Over the course of the Covid-19 pandemic, the US’ testing strategy has failed over and over again to provide an accurate picture of how fast and how far the disease is spreading. State and city officials are often left flying blind, not knowing how bad things are until hospital beds start filling up. The evidence of those failures is visible in the more than 180,000 Americans who’ve died so far. And if the chaos of the past week is any indication, the nation’s top public health officials are no closer to having a coordinated testing plan than they were eight months ago.
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By Eve Sneider
On Monday, officials from the US Centers for Disease Control quietly revised their testing guidance to advise people without symptoms to forgo testing, even if they’d been in close contact with a person who has a Covid-19 infection. Unless you are medically vulnerable, or your doctor or local public health official thinks it’s a good idea, the new guidance states, “you do not necessarily need a test.” Previously, the agency had recommended testing for anyone with a “recent known or suspected exposure” to the virus, and CDC director Robert Redfield said in an interview with NBC last month that “anyone who thinks they may be infected—independent of symptoms—should get a test.”
On Tuesday, the change became public. And by Wednesday, reports emerged that the shift had originated as a directive within the White House and the Department of Health and Human Services. Admiral Brett P. Giroir, the administration’s coronavirus testing czar, rebutted the allegations, telling reporters the changes were approved by the White House Coronavirus Task Force. One of its most prominent members, National Institute of Allergy and Infectious Diseases director Anthony Fauci, denied he was a part of any such discussions, saying in a statement to CNN that they occurred while he was undergoing surgery.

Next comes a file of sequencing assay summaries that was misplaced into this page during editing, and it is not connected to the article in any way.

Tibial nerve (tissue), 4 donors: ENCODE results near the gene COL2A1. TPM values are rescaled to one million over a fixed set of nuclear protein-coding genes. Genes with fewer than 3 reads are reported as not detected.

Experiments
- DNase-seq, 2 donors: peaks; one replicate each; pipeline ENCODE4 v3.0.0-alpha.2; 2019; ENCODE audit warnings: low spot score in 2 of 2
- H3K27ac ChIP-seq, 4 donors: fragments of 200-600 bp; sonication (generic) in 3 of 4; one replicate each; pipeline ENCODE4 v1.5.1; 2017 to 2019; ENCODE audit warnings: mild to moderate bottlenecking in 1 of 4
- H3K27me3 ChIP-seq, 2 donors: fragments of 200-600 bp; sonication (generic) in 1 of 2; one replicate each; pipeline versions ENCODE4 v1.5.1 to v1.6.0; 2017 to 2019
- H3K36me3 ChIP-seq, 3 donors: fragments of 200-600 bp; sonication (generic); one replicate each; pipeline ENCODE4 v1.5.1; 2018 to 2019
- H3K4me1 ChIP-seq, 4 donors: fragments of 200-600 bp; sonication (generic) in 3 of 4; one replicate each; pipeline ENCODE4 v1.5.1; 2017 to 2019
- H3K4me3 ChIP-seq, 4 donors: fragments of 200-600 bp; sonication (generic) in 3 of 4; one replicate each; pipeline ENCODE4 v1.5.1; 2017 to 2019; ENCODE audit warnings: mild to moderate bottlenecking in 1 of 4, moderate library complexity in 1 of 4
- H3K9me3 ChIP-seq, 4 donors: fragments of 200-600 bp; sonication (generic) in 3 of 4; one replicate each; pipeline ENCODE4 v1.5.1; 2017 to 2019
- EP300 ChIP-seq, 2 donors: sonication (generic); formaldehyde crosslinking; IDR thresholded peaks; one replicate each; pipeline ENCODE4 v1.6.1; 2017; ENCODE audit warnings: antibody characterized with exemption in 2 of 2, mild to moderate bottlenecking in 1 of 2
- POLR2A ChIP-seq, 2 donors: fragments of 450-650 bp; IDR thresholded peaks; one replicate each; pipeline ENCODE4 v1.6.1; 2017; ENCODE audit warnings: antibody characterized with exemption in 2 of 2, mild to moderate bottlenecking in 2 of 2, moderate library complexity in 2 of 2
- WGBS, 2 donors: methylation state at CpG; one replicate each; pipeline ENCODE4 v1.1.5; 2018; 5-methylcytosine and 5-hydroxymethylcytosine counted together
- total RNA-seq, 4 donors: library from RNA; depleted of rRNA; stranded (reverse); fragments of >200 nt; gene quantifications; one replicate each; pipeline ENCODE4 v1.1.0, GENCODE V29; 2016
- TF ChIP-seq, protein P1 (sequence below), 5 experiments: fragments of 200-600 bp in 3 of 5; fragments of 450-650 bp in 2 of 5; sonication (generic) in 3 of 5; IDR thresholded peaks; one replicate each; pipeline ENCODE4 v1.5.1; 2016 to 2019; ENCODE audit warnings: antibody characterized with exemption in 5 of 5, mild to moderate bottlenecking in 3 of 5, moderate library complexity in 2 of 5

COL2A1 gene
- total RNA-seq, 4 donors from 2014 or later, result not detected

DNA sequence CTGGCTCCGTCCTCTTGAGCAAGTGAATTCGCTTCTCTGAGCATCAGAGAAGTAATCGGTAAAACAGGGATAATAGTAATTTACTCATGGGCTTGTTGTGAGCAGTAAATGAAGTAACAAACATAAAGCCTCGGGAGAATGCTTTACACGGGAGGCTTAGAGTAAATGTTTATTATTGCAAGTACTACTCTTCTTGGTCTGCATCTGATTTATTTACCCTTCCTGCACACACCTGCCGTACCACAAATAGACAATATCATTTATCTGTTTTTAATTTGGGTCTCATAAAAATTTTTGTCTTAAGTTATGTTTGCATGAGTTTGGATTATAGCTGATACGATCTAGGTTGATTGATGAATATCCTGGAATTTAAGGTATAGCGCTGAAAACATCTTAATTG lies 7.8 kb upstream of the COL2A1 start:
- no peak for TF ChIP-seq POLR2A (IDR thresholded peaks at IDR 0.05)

The outcry from medical professionals and public health experts was swift and furious. On Twitter, Tom Frieden, who led the CDC under former president Barack Obama, called the policy revision “unexplained, inexplicable, probably indefensible.” Governors of several large US states, including California, Texas, and New York, declared that they would not heed the new federal guidelines. “The CDC guidance not to test asymptomatic individuals who have had confirmed close contact with a Covid patient defies public health logic and can't be evidence based,” Lawrence Gostin, a health law expert at Georgetown University told WIRED in an email.
Redfield responded to the furor by backtracking. In a statement released late Wednesday on the CDC website, he said that “all close contacts of confirmed or probable Covid-19 patients” may consider testing. But by Thursday, officials at the Department of Health and Human Services were describing Redfield’s about-face as “amplifying and explaining” the guidance, rather than reversing the earlier change. And by Friday, Redfield’s statement had disappeared from the CDC’s website altogether. Agency representatives did not respond to WIRED’s questions about its removal or return a request for comment. The agency’s guidance itself has not been changed since it was updated Monday.
While it’s still unclear who’s responsible for the policy shift, it could have huge consequences. People without symptoms represent one of the biggest challenges to containing the coronavirus, because even though they don’t feel sick, they’re still just as contagious as other infected people. According to the CDC’s own analysis published in July, asymptomatic carriers of the virus are a major driving factor in the spread of Covid-19, and the reason the agency advised universal face cloth coverings back in April. The change also comes at a moment when hundreds of thousands of students are heading back to schools and universities. Many campus administrators intend to employ broad testing plans to head off outbreaks.